• a client base lacking the knowledge, agency, and confidence to assert themselves with you.

In those circumstances, your biggest problem is not how to make money, but how to spend it all before the next truck full of it is dumped on your lawn.

But those circumstances are changing, and with them, the environment in which legal services are bought and sold is being gradually transformed. Call it “legal climate change,” if you like. The law firm business model is a lovely flower that developed and grew tall in the bright sunshine and gentle breeze of a long, lazy summer. But as they like to say in Westeros, winter is coming.

Here’s what’s the market for legal services has been experiencing over the past decade or so:

  • the emergence of new providers of legal services and solutions other than lawyers and law firms,
  • the decreasing relevance of regulatory restrictions against “non-lawyer” legal service provision,
  • the evolution of alternative fee approaches by which legal value can be identified, measured, and priced, and
  • the growth of clients’ confidence in asserting their rights as full participants in their legal solutions.

Lawyers and their law firms need an answer to these challenges. So far, they’ve found very few — mostly, I think, because they haven’t been looking all that hard. The millionaires aren’t looking, I can assure you. They have their eyes squarely focused on their own rapidly approaching finish lines, and they have no interest in accelerating the decline of the machine that prints money for them.

These lawyers are invariably older than average — in some cases, really old. And old people know better than most what the approach of winter feels like. They’re the ones who come up to me following my presentations and say, “I’m really glad I’m retiring in five years.” How delightful for them — I hope they enjoy their remaining years of practice and that lovely summer home in Tuscany they’ve had their eye on. But it doesn’t do much for the younger people they’re going to leave behind.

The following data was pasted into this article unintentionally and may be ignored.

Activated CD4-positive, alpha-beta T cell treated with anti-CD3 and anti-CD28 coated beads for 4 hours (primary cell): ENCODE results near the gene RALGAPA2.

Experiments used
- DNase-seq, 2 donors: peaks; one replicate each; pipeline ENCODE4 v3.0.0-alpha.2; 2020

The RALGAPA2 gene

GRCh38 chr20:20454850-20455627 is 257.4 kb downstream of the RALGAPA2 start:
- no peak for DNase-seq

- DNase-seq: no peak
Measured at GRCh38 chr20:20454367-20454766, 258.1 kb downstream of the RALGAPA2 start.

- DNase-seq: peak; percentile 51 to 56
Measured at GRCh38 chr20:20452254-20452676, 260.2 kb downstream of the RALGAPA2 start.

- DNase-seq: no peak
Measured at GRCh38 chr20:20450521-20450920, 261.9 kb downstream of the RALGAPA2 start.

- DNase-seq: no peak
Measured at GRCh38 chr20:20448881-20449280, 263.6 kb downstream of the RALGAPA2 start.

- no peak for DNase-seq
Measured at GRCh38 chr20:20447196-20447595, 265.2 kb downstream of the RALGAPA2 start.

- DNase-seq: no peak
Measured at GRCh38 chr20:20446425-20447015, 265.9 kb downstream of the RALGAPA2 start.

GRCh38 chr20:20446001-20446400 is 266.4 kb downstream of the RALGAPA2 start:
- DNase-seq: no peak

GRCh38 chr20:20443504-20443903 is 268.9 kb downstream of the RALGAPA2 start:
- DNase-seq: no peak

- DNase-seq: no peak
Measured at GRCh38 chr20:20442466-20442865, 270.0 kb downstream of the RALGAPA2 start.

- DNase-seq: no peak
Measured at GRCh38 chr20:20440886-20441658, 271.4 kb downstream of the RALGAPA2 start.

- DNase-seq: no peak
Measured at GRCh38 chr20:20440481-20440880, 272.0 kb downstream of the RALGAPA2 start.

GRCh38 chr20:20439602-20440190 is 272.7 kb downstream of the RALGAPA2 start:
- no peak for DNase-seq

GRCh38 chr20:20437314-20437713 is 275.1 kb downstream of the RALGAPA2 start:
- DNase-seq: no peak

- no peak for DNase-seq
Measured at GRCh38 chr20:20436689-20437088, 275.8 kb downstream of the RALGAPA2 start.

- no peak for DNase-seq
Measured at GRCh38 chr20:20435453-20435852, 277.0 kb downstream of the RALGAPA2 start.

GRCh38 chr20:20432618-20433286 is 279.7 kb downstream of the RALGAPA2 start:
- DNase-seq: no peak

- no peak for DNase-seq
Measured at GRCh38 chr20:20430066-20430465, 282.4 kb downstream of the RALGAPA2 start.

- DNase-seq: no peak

Soon enough, Richard Susskind’s problem will be solved in the simplest fashion possible: The millionaires will get up and leave the room themselves. Some will go willingly. More of them will go reluctantly, sometimes bitterly. A few of them, to be blunt about it, will be carried out — I’ve heard a number of lawyers “jokingly” say they intend to leave their firms feet-first. The millionaires will move on — though I wouldn’t count on them to be especially gracious about it.

But when that happens, it will leave the room, and the challenge, and the opportunity, to those they’ve left behind — to you. As you contemplate that inheritance, and mull over whether you even want it and what you would do with it if you did, I’d like to offer a few points of advice in closing.

  1. You don’t have to accept the model that’s been bequeathed to you. It was built by people with different values and priorities than you, in a different world than the ones you’re going to inhabit. Identify and retain the good and the valuable in that model. But be ready to jettison whatever lacks value to you or to your clients, and don’t second-guess yourself once you do.
  2. You should strive to incorporate other professionals and technicians into your new model, both internally (for productivity and quality) and externally (for client service and value). The future of legal services provision is multi-disciplinary. I don’t really care, to be honest, whether everyone in your room ends up a millionaire. But do not allow everyone in your room to be a lawyer.
  3. When building your new model and approach to selling legal services, start with clients. Go out and talk to people about their legal affairs, to business owners and managers about their legal challenges, and listen to the answers. Do not build your new models on the bones of the ones that came before you, or on the latest high-minded theory or management fad. Build them in response to the real needs of real people in the real world.

If you build legal services businesses that respond to current and future environments, to the needs of the clients in the markets that you want to serve, then what you build will be successful and sustainable. That’s all anyone can ask — and really, it’s all you’re ever going to need.

 

Jordan Furlong

I’m a leading analyst of the global legal market and forecaster of its future development. Law firms and legal organizations consult me to better understand why the legal services environment is undergoing radical change, and they retain me to advise their lawyers how to build sustainable and competitive legal enterprises that can dominate the new market for legal services. You can contact me at jordan@law21.ca.